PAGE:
BTG welcomes the fall season ~

Arboretum Turns 100, focus of 2018 House and garden Tour ~ 7/12/18

BTG's biennial house tour will showcase 12 quintessential homes from central and south Chautauqua then over Thunder Bridge. In addition, many exceptional gardens will be on display with docents providing commentary and guided discovery. 
 

Institution President Michael Hill receives a bird house from BTG!

Institution President Michael Hill receives a bird house from BTG!

president Hill addresses the group and pledges to become a Life Member!

The annual life member luncheon occurred Aug 4 with a recap of 2017 club events and accomplishments reported on by Angela James. A talk about Mina Edison was delivered by Terry Mosher. Each table had an exquisite bird house center piece created by Carol Hopper. All were thanked for their support of BTG.

Mushroom Sandwiches sale 7/27 - A good time had by all!

Quirky and delicious but only every two years, BTG served up a complete meal, staring the famed mushroom sandwiches for only $10 at Smith Wilkes Hall. The Dixie Lake Siders played crowd favorites and all enjoyed the camaraderie and good times! Thank you for participating in BTG's community event! Recipe here.

Chef Vince serves up Chautauqua BTG's finest!

Chef Vince serves up Chautauqua BTG's finest!

COMPONENTS OF A WAYSTATION: heres what you need to know

  1. Size:any existing garden okay, best if 100 sq feet+ 
  2. Exposure:butterflies need at least 6 hours/day sun
  3. Drainage and soil type:  relatively light soils with good drainage
  4. Shelter:  plants close together but not crowded for protection from predators and the elements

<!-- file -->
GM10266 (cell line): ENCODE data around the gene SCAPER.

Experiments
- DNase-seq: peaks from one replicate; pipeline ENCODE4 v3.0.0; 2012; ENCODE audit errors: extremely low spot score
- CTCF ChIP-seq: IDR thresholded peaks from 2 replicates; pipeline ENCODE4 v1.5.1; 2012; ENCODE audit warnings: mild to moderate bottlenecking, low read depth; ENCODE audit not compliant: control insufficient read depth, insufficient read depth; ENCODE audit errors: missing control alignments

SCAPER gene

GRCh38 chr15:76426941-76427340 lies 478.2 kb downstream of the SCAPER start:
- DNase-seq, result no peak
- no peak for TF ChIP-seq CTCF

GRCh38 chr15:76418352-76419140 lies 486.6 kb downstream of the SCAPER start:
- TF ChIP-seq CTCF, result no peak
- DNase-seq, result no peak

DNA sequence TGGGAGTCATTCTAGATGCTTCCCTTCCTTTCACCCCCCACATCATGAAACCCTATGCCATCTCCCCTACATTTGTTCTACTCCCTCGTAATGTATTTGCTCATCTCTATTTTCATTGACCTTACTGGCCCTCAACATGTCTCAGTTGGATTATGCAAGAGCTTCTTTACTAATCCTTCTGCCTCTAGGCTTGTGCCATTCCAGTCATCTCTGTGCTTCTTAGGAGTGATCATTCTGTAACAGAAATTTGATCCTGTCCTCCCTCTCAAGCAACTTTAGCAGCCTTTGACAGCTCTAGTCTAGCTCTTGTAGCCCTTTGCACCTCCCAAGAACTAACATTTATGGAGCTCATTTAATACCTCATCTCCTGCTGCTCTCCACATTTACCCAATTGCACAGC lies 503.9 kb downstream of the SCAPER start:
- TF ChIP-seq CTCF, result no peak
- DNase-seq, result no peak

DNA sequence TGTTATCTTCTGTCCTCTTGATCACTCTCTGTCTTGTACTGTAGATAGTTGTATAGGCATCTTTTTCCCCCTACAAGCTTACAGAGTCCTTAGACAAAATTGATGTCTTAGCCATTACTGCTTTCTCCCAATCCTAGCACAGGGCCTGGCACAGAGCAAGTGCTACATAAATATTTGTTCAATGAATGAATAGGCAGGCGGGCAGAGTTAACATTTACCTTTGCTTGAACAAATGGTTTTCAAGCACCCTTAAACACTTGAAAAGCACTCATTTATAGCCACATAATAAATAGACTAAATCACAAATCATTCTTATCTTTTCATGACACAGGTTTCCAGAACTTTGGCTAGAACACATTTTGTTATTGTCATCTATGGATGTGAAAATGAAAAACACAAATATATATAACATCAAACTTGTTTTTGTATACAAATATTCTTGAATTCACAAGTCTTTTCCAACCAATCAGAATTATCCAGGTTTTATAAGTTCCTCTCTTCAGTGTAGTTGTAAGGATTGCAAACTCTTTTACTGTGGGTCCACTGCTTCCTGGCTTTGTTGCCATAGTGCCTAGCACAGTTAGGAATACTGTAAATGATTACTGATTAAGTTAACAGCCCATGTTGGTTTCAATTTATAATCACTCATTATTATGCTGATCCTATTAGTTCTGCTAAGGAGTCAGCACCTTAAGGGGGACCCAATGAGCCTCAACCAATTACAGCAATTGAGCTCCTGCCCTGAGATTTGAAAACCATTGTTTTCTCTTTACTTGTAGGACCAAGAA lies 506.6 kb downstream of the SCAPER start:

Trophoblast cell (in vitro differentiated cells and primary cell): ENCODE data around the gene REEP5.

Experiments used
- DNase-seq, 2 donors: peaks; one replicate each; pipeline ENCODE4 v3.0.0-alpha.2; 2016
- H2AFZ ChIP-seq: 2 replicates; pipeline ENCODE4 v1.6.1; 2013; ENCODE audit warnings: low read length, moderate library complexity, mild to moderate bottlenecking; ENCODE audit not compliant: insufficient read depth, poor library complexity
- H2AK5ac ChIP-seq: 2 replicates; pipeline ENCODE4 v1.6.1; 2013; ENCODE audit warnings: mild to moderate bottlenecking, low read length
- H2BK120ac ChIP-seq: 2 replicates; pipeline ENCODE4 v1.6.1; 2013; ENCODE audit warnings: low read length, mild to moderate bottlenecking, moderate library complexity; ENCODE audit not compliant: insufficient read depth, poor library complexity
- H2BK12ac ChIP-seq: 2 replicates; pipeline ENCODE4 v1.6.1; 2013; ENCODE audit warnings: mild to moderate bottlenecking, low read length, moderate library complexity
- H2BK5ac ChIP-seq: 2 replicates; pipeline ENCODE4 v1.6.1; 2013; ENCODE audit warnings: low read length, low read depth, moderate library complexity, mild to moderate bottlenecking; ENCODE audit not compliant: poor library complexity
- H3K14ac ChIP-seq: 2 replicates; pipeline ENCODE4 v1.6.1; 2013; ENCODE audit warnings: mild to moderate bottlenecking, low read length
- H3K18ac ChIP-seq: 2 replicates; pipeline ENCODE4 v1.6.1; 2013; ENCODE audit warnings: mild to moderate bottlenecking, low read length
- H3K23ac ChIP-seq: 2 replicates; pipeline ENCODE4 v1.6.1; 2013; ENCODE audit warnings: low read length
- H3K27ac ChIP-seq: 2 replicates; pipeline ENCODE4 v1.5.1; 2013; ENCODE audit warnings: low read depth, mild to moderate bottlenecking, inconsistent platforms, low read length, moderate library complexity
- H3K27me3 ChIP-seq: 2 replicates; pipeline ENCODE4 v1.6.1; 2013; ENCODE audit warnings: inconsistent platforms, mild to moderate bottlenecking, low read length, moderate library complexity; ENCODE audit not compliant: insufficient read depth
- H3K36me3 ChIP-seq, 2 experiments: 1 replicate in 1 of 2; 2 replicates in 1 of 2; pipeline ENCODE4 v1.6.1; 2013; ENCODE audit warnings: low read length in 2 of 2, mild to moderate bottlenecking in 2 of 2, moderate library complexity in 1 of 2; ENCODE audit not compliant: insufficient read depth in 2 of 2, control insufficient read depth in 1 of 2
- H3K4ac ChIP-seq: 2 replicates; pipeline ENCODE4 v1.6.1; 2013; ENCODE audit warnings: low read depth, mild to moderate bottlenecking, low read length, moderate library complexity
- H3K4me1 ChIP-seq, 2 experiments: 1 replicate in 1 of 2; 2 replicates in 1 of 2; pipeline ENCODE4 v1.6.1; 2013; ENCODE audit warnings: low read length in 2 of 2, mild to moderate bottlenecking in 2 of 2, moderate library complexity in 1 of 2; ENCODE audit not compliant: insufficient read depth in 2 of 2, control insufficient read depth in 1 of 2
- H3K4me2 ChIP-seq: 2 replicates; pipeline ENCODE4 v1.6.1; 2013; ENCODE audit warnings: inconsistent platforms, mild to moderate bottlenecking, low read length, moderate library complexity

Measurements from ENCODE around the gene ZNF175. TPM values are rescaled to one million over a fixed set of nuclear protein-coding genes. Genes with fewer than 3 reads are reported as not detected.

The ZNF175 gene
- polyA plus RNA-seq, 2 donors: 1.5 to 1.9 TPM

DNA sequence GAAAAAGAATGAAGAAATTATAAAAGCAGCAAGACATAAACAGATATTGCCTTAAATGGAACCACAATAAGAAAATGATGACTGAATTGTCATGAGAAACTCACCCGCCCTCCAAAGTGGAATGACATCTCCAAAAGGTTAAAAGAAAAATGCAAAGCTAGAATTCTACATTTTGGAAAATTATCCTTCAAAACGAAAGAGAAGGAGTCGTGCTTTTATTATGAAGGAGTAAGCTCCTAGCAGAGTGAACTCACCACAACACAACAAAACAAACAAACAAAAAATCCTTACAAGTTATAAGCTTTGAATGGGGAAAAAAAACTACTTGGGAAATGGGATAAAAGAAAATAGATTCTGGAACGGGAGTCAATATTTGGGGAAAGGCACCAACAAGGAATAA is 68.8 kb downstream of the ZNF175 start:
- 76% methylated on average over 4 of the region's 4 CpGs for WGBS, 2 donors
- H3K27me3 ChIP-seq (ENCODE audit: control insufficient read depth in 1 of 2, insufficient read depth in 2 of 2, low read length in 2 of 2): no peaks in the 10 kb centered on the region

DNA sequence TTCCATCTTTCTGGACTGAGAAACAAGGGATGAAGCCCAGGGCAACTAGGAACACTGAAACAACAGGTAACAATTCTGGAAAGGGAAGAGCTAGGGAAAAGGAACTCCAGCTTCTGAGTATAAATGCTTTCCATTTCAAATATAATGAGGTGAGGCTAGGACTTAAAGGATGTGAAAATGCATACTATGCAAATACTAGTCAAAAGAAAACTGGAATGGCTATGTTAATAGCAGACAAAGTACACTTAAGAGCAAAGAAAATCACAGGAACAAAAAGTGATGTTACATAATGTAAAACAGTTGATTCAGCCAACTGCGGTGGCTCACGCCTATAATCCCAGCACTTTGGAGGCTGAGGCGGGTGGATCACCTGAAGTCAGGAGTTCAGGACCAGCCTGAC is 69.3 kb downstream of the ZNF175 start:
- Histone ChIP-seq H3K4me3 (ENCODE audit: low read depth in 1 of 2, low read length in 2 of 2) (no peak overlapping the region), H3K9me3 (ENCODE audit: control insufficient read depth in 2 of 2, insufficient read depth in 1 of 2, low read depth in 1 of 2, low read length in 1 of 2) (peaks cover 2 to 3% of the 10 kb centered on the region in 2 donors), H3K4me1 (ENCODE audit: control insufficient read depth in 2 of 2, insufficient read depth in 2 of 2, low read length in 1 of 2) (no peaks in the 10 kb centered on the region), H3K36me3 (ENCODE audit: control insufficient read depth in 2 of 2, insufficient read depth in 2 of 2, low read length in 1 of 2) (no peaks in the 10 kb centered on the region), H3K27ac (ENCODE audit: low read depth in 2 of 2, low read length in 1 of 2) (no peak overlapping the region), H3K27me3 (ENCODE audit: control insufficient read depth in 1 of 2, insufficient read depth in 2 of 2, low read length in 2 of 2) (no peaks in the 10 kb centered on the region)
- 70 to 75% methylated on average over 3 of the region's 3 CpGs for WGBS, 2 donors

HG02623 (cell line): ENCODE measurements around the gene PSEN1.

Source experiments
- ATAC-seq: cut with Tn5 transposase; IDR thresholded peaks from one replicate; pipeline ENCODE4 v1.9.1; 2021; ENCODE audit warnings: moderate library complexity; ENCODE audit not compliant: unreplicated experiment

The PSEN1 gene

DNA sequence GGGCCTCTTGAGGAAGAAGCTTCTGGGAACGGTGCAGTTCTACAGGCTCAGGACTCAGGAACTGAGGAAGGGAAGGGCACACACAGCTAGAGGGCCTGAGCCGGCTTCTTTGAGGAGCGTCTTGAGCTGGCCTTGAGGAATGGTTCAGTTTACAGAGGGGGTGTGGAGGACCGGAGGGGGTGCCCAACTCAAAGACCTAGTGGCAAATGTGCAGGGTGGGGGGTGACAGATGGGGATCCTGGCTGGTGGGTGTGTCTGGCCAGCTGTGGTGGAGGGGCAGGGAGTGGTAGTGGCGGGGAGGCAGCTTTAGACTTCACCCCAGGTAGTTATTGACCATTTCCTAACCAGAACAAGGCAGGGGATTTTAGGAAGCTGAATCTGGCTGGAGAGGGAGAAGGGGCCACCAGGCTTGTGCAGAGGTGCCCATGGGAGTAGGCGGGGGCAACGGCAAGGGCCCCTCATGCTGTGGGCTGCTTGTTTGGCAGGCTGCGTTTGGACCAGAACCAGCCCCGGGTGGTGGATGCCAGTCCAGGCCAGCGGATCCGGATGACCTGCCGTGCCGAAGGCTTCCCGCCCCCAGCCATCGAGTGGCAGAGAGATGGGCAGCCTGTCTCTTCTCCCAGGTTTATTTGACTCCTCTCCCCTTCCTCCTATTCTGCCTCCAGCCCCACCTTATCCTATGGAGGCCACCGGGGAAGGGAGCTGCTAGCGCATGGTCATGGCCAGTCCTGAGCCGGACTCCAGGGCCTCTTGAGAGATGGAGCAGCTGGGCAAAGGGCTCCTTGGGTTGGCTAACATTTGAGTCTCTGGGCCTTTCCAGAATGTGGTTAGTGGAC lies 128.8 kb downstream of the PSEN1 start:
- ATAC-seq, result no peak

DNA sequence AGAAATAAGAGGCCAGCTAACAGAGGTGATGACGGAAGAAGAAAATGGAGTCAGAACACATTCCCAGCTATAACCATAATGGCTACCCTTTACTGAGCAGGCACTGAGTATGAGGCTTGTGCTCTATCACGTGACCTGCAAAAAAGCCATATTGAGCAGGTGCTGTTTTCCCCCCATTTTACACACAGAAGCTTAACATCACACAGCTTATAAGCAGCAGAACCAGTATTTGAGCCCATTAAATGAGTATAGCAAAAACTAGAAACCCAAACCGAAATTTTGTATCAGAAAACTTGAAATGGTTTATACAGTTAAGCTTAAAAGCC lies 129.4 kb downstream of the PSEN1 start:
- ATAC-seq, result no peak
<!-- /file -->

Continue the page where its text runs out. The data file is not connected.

5. Milkweed plants:  approximately 10 plants, mixed varieties (swamp milkweed, native and butterfly weed work best here). These are needed for the eggs to be laid and to feed the caterpillars of the monarch butterflies.
  6. Nectar Plants: Monarchs and all pollinators need nectar. Best if these plants bloom at different times so the feeding time is extended until the migration south in September
  7. Management: Keep your garden thinned, fertilized and amend the soil. Eliminating insecticide use by planting native plants. Provide a small water source, even a rock with an indentation or a bird bath filled with pebbles for the butterflies to land on to drink.
Master Gardener Chris discusses native plants

Master Gardener Chris discusses native plants

Native Plant Sale June 26/27

Purchase sun or shade native plants at Smith Wilkes Hall on June 26 11:30-7:30 and June 27 1:30-4:30. 

  •  5 reasons to plant native:
  1. Save on water, fertilizer and improve water quality
  2. Provide habitat and food for wildlife
  3. Safe for visiting bees and butterflies
  4. Native plants are disease resistant
  5. Restore a balanced local ecology
  • Native plants play an important role in our ecosystem.  You will not only create beautiful gardens but also conserve resources.  These amazing perennial native plants will help keep our environment friendly, safe and welcoming for generations to come via sustainable growing practices. Experienced master gardeners are at hand and ready to answer your questions.